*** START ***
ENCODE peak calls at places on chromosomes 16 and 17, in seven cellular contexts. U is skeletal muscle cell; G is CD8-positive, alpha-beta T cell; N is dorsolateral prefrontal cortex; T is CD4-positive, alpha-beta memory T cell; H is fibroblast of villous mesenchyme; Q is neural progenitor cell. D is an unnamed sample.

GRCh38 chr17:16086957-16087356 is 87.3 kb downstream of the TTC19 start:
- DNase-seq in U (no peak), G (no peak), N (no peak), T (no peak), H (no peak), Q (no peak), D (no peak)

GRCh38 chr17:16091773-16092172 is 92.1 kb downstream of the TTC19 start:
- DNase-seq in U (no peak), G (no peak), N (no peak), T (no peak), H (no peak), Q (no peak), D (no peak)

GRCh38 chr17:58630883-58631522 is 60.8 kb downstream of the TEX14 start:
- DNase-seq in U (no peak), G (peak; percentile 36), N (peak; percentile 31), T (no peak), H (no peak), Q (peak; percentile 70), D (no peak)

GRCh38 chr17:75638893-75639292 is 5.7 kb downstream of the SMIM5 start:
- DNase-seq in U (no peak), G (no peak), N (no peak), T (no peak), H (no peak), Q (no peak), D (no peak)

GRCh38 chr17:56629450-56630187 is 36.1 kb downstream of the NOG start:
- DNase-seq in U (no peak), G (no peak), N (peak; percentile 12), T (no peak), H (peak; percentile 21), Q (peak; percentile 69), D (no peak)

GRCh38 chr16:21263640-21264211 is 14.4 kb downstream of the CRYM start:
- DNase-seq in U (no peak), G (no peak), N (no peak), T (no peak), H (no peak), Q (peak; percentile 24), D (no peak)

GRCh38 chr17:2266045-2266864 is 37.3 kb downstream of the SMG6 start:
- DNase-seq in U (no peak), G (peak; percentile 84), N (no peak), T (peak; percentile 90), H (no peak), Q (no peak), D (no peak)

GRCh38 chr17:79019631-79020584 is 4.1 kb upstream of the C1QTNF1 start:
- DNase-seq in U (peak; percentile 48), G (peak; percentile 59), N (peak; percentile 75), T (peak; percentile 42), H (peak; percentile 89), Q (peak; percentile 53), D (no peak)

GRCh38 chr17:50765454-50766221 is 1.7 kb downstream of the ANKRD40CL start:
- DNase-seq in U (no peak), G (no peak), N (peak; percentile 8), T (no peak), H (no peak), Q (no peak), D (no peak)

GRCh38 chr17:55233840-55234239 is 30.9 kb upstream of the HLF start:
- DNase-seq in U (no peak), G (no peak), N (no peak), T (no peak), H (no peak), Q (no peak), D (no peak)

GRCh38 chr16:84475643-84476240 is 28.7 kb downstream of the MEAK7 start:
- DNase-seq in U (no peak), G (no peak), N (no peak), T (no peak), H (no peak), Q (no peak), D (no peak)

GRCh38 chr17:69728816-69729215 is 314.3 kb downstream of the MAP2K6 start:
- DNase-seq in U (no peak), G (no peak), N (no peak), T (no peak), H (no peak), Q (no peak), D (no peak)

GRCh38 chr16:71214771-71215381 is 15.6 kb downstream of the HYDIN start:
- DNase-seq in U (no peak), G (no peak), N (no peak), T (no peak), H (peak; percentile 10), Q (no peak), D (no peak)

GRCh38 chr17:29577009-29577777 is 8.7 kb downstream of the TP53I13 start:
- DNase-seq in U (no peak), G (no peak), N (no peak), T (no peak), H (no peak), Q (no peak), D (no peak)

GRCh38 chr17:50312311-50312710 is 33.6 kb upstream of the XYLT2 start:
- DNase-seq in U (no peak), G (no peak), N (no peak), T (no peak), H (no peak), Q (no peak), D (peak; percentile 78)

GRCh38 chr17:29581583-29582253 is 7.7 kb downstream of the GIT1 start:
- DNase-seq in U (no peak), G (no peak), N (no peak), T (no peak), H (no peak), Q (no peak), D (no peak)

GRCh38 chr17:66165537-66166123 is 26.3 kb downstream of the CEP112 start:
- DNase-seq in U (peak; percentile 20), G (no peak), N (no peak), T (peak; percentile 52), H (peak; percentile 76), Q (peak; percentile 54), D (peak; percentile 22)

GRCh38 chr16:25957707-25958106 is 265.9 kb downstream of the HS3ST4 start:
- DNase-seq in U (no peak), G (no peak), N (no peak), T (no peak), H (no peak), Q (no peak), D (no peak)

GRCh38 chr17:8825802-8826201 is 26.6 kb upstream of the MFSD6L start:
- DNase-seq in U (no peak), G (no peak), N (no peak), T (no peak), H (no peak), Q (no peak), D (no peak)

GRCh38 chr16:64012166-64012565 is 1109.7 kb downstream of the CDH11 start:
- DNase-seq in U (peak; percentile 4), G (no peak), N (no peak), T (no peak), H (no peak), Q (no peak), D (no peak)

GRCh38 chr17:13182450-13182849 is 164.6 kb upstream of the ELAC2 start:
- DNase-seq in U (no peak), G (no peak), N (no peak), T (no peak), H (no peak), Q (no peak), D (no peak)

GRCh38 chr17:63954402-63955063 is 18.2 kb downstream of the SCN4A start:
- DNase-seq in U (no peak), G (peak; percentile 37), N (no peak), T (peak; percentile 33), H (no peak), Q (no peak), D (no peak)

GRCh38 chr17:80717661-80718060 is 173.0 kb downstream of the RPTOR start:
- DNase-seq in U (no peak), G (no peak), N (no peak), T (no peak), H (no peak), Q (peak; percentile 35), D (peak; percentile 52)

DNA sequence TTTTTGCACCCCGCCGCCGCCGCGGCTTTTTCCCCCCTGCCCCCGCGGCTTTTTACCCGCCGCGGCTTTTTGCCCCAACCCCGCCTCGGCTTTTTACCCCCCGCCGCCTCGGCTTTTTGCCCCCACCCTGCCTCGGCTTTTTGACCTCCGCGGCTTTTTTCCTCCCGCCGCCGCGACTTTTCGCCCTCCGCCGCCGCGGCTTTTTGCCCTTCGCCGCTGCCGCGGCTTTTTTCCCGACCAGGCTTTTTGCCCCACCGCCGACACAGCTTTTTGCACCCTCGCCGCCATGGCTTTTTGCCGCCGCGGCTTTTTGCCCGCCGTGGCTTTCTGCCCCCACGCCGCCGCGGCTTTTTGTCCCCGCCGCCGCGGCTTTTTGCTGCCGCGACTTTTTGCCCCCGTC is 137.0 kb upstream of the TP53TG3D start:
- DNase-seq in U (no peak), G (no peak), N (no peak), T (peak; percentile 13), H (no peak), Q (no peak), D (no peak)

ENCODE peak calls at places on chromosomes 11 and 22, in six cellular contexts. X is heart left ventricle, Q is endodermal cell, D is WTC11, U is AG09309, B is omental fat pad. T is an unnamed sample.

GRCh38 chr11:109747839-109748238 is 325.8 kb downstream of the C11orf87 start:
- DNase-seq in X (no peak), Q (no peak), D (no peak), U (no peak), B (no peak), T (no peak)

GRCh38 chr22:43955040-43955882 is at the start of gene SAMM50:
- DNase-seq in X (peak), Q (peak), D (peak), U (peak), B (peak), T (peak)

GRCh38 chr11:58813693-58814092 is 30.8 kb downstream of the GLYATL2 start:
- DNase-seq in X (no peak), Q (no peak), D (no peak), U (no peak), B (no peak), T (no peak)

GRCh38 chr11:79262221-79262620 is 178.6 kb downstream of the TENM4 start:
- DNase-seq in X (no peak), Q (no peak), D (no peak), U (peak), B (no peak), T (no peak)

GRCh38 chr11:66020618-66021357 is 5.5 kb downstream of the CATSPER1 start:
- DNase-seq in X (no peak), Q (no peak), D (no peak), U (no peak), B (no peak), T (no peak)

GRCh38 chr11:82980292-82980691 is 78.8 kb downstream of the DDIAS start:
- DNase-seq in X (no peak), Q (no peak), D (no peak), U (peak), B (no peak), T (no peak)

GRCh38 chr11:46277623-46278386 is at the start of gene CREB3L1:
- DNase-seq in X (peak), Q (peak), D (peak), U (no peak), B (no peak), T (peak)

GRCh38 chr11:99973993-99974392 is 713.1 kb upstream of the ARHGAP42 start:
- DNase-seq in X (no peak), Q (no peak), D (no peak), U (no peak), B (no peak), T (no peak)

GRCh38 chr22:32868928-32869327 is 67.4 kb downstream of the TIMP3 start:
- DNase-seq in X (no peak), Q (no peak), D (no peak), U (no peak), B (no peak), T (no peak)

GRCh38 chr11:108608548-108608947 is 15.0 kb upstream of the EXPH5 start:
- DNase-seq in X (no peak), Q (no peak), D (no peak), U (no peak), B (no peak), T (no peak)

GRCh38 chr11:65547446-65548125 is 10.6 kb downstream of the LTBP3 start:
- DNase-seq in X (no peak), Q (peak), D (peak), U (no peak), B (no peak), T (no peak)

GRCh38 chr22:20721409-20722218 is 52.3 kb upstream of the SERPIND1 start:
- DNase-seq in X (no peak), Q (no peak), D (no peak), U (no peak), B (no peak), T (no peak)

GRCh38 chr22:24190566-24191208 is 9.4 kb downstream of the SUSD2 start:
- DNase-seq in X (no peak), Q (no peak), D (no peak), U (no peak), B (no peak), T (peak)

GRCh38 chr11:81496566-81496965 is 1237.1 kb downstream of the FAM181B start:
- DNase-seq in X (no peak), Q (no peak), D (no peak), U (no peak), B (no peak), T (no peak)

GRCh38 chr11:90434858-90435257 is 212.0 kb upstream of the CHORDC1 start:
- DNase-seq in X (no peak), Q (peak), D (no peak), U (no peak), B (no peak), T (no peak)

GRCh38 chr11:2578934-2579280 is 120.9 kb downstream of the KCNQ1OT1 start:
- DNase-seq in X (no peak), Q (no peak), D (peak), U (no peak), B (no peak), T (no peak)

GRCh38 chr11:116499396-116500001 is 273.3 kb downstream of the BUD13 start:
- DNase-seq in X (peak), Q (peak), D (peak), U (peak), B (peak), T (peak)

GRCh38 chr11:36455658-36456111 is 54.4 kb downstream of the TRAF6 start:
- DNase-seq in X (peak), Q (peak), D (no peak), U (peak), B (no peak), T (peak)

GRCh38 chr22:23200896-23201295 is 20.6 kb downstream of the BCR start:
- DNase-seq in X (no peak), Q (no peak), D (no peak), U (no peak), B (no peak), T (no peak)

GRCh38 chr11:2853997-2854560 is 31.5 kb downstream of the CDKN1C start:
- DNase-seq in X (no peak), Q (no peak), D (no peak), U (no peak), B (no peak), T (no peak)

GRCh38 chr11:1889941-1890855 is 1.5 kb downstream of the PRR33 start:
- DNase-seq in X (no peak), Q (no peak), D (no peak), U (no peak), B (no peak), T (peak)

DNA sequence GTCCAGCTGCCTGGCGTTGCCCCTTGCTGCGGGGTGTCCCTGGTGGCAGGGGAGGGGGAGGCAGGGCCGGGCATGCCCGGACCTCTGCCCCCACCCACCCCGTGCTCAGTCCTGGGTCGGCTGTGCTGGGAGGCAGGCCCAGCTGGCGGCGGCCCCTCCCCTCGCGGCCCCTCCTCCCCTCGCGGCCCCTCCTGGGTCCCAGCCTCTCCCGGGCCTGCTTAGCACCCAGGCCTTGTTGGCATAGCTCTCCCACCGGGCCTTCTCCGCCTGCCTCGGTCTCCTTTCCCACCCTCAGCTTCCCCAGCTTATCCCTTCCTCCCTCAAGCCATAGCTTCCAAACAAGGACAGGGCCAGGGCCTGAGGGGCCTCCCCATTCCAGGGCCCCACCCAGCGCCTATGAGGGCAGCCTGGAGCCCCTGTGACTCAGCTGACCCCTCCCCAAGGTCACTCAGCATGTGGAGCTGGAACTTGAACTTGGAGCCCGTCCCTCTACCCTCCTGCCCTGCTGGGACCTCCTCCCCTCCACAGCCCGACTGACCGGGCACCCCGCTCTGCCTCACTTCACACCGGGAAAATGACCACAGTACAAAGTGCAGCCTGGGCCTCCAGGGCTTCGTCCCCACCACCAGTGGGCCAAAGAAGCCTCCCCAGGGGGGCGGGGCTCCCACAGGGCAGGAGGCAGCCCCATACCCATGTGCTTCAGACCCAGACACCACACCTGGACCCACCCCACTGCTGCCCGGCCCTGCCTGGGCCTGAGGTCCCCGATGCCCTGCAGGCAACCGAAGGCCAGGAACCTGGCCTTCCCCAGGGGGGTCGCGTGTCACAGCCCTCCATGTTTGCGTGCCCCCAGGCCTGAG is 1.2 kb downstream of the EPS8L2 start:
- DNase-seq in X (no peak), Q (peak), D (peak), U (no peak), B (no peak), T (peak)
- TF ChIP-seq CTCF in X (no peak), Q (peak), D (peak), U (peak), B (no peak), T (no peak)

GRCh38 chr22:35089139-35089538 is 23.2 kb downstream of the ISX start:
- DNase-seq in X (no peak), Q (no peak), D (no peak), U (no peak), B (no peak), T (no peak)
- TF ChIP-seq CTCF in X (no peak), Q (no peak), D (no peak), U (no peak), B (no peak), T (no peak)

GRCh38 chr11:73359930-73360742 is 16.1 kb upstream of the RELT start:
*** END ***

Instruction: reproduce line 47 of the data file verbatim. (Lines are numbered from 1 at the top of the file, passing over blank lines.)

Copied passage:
- DNase-seq in U (no peak), G (no peak), N (no peak), T (no peak), H (no peak), Q (peak; percentile 35), D (peak; percentile 52)